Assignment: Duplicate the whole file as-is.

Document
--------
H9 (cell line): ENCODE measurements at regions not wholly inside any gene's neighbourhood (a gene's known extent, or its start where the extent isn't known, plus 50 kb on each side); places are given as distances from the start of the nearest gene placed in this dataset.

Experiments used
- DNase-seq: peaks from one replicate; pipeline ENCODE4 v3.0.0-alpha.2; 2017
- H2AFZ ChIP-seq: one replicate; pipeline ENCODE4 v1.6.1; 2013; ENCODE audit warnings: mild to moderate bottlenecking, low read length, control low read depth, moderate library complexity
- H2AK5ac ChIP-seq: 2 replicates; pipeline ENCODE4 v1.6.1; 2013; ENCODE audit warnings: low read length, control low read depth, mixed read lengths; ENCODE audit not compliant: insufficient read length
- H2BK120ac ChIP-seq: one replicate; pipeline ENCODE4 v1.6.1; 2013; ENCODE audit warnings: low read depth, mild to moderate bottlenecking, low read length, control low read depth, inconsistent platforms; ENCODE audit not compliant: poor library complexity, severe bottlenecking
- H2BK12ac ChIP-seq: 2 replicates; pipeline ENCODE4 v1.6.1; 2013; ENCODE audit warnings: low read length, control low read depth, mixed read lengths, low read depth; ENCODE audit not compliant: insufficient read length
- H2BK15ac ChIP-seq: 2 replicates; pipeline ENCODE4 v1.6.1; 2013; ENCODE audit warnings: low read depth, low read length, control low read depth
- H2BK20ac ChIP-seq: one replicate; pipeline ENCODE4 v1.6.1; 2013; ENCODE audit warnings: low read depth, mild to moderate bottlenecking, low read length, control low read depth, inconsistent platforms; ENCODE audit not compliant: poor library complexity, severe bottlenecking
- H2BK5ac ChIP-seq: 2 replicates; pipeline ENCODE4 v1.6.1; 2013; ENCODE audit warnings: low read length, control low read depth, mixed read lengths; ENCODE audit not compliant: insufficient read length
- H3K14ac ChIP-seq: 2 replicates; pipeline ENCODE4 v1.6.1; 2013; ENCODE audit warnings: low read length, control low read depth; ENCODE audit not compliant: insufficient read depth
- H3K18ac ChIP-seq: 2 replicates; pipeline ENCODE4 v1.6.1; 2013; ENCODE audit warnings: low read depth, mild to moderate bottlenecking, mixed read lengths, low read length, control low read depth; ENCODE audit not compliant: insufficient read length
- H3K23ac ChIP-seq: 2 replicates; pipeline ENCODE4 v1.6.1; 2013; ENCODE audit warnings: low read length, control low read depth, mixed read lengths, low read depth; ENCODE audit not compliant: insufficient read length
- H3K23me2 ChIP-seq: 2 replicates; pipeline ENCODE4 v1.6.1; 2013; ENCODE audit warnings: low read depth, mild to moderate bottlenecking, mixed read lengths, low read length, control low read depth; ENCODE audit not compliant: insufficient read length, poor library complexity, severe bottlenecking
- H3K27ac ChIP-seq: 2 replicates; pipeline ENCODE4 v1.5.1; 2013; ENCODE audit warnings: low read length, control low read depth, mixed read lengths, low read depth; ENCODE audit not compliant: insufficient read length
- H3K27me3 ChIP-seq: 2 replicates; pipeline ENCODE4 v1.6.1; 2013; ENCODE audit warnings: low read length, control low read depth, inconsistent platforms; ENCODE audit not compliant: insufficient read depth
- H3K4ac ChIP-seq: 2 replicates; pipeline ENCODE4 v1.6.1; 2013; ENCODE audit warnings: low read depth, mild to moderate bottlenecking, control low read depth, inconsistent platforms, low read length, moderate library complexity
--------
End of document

H9 (cell line): ENCODE measurements at regions not wholly inside any gene's neighbourhood (a gene's known extent, or its start where the extent isn't known, plus 50 kb on each side); places are given as distances from the start of the nearest gene placed in this dataset.

Experiments used
- DNase-seq: peaks from one replicate; pipeline ENCODE4 v3.0.0-alpha.2; 2017
- H2AFZ ChIP-seq: one replicate; pipeline ENCODE4 v1.6.1; 2013; ENCODE audit warnings: mild to moderate bottlenecking, low read length, control low read depth, moderate library complexity
- H2AK5ac ChIP-seq: 2 replicates; pipeline ENCODE4 v1.6.1; 2013; ENCODE audit warnings: low read length, control low read depth, mixed read lengths; ENCODE audit not compliant: insufficient read length
- H2BK120ac ChIP-seq: one replicate; pipeline ENCODE4 v1.6.1; 2013; ENCODE audit warnings: low read depth, mild to moderate bottlenecking, low read length, control low read depth, inconsistent platforms; ENCODE audit not compliant: poor library complexity, severe bottlenecking
- H2BK12ac ChIP-seq: 2 replicates; pipeline ENCODE4 v1.6.1; 2013; ENCODE audit warnings: low read length, control low read depth, mixed read lengths, low read depth; ENCODE audit not compliant: insufficient read length
- H2BK15ac ChIP-seq: 2 replicates; pipeline ENCODE4 v1.6.1; 2013; ENCODE audit warnings: low read depth, low read length, control low read depth
- H2BK20ac ChIP-seq: one replicate; pipeline ENCODE4 v1.6.1; 2013; ENCODE audit warnings: low read depth, mild to moderate bottlenecking, low read length, control low read depth, inconsistent platforms; ENCODE audit not compliant: poor library complexity, severe bottlenecking
- H2BK5ac ChIP-seq: 2 replicates; pipeline ENCODE4 v1.6.1; 2013; ENCODE audit warnings: low read length, control low read depth, mixed read lengths; ENCODE audit not compliant: insufficient read length
- H3K14ac ChIP-seq: 2 replicates; pipeline ENCODE4 v1.6.1; 2013; ENCODE audit warnings: low read length, control low read depth; ENCODE audit not compliant: insufficient read depth
- H3K18ac ChIP-seq: 2 replicates; pipeline ENCODE4 v1.6.1; 2013; ENCODE audit warnings: low read depth, mild to moderate bottlenecking, mixed read lengths, low read length, control low read depth; ENCODE audit not compliant: insufficient read length
- H3K23ac ChIP-seq: 2 replicates; pipeline ENCODE4 v1.6.1; 2013; ENCODE audit warnings: low read length, control low read depth, mixed read lengths, low read depth; ENCODE audit not compliant: insufficient read length
- H3K23me2 ChIP-seq: 2 replicates; pipeline ENCODE4 v1.6.1; 2013; ENCODE audit warnings: low read depth, mild to moderate bottlenecking, mixed read lengths, low read length, control low read depth; ENCODE audit not compliant: insufficient read length, poor library complexity, severe bottlenecking
- H3K27ac ChIP-seq: 2 replicates; pipeline ENCODE4 v1.5.1; 2013; ENCODE audit warnings: low read length, control low read depth, mixed read lengths, low read depth; ENCODE audit not compliant: insufficient read length
- H3K27me3 ChIP-seq: 2 replicates; pipeline ENCODE4 v1.6.1; 2013; ENCODE audit warnings: low read length, control low read depth, inconsistent platforms; ENCODE audit not compliant: insufficient read depth
- H3K4ac ChIP-seq: 2 replicates; pipeline ENCODE4 v1.6.1; 2013; ENCODE audit warnings: low read depth, mild to moderate bottlenecking, control low read depth, inconsistent platforms, low read length, moderate library complexity